Electric car company Tesla’s [TSLA] share price has seen a meteoric rise over the past year and for the year to date (through 29 May), the company’s share price is up 99.6% at $835.
This share price rally has prompted further speculation on its inclusion into the S&P 500. Such a move would place the company among the ranks of giants such as Amazon [AMZN], Apple [APPL], Facebook [FB], Alphabet [GOOGL] and JP Morgan [JPM].
For all equities, inclusion in the S&P 500 depends on certain criteria, such as liquidity, a market cap above $8.2bn (Tesla’s share price lends the stock a current valuation of over $150bn) and US headquarters. The final box to tick is that the sum of the most recent four consecutive quarters’ earnings should be positive, as should the most recent quarter. This could be an issue, as Tesla has struggled to maintain consistent profitability, and the coronavirus has produced notable headwinds for the auto industry.
The Nasdaq-listed stock has turned a profit in the previous three consecutive quarters, so its Q2 quarterly results, due in July, will be the tipping point. If it can produce a profit in Q2, it is primed for inclusion. In April, Tesla reported a Q1 profit of $16m, with revenue of $6bn. Analysts estimates for the quarter had varied wildly. If this were to come to pass investors, already awed by recent share price performance, could be in for another show.
That S&P 500 clout
The S&P 500 is considered to be a leading economic indicator in the US, and a certain level of prestige is attached to the companies that join it.
Research shows that when a stock is included in the S&P 500, on average, its earnings and market value increase. The average annual return for the index, since its inception and up to 2019, stands at around 10%.
Tesla is tantalisingly close. Even with the coronavirus pandemic weighing down on the auto industry, the Elon Musk-fronted electric car company’s share price has weathered uncertainty fairly well. It is a top performer among the Nasdaq 100 stocks, and at recent May peak, following the market slump, its share price was more than 230% higher than May 2019.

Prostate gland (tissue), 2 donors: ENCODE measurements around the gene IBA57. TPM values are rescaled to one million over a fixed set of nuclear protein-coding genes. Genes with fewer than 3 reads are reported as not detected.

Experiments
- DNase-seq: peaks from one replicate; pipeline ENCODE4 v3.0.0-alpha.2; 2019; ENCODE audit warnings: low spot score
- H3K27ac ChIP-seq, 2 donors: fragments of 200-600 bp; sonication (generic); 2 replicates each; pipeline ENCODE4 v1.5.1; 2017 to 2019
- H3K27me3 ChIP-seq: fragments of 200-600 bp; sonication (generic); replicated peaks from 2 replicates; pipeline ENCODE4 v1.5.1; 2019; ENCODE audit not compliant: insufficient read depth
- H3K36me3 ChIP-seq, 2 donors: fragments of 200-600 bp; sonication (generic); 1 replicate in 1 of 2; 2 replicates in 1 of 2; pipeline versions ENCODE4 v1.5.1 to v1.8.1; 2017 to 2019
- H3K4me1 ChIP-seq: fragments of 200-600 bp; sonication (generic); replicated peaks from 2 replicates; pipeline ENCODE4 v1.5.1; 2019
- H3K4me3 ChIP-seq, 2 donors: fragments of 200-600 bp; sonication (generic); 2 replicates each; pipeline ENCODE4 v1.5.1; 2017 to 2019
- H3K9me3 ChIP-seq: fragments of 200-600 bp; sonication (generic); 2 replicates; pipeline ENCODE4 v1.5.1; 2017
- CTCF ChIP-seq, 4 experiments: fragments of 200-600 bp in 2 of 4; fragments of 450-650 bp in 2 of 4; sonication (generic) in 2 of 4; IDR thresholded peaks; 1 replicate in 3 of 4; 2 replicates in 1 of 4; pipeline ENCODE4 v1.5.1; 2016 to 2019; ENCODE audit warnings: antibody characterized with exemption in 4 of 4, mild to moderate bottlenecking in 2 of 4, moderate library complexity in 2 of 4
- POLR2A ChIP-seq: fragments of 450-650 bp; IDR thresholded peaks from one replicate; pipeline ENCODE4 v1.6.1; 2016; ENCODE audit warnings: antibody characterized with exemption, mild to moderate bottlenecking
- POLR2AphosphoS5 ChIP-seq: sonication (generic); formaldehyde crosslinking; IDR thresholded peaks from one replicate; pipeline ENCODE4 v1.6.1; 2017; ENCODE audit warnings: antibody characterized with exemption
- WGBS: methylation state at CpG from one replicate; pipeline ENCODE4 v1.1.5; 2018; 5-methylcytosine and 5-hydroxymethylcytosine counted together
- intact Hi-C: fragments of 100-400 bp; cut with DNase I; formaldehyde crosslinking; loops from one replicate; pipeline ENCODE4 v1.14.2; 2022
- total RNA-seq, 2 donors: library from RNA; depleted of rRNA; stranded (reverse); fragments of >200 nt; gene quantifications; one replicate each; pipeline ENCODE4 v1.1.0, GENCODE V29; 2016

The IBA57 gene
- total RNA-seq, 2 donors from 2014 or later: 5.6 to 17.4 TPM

Tesla's share price rise between May 2020 peak and May 2019
Even at its lowest point, when the market crashed in March, Tesla’s share price was 34% higher than a year before. Compared to other car manufacturers, who are requesting state bailouts, Tesla is sitting comfortably.
“Too high imo”
Tesla’s rise has been remarkable, with even Musk tweeting that “Tesla stock price too high [in my opinion]” on 1 May. Musk has previously been reprimanded by the US Securities and Exchange Commission for tweeting about the company’s share price, although it declined to comment on this incident.
Since the coronavirus-related crash, Tesla’s share price has steadily regained its value. In the year up to 28 May, the stock is currently up 90%.
“Tesla stock price too high [in my opinion]” - tweet from Elon Musk
But while the share price has been rising, Musk’s business decisions have also been put under the microscope. He has stirred controversy, threatening to move his California-based factory due to state-imposed coronavirus lockdowns. Tesla factories in the US closed 23 March due to the pandemic, but have since received the green light to reopen, subject to certain health and safety requirements.
The Tesla factory in Shanghai was also closed for a short period while China tried to stem the spread of the COVID-19 outbreak. Musk raised $2bn in a stock offering in February, as investors looked on to see the extent of coronavirus-related damage.
What’s expected of Tesla?
Catherine Wood, CEO of Ark Investment Management, had previously predicted Tesla’s share price would reach $7,000 by 2024. She has cut her prediction slightly since the pandemic, but remains bullish at $6,800. Her target is based on the idea that Tesla will branch out into services such as autonomous cars.
The consensus among analysts polled by CNN Business is to hold Tesla stock, with 14 analysts giving this recommendation. Otherwise, investors are split, with an equal number (eight) recommending it as a buy and a sell.
Analysts polled by MarketWatch also recommend to hold the stock. The 33 analysts hold an average price target of $641.27, a decrease of 23% on 29 May’s closing price.
Investors have good reason to be cautious about an equity, particularly in an industry that is floundering, however, there is a case to be made for buying Tesla stock before it — potentially — ascends to the S&P 500, to hold for the long run.
|Operating Margin (TTM)||0.62%|
|Quarterly Revenue Growth (YoY)||-7.60%|
Tesla share price vitals, Yahoo Finance, 4 June 2020
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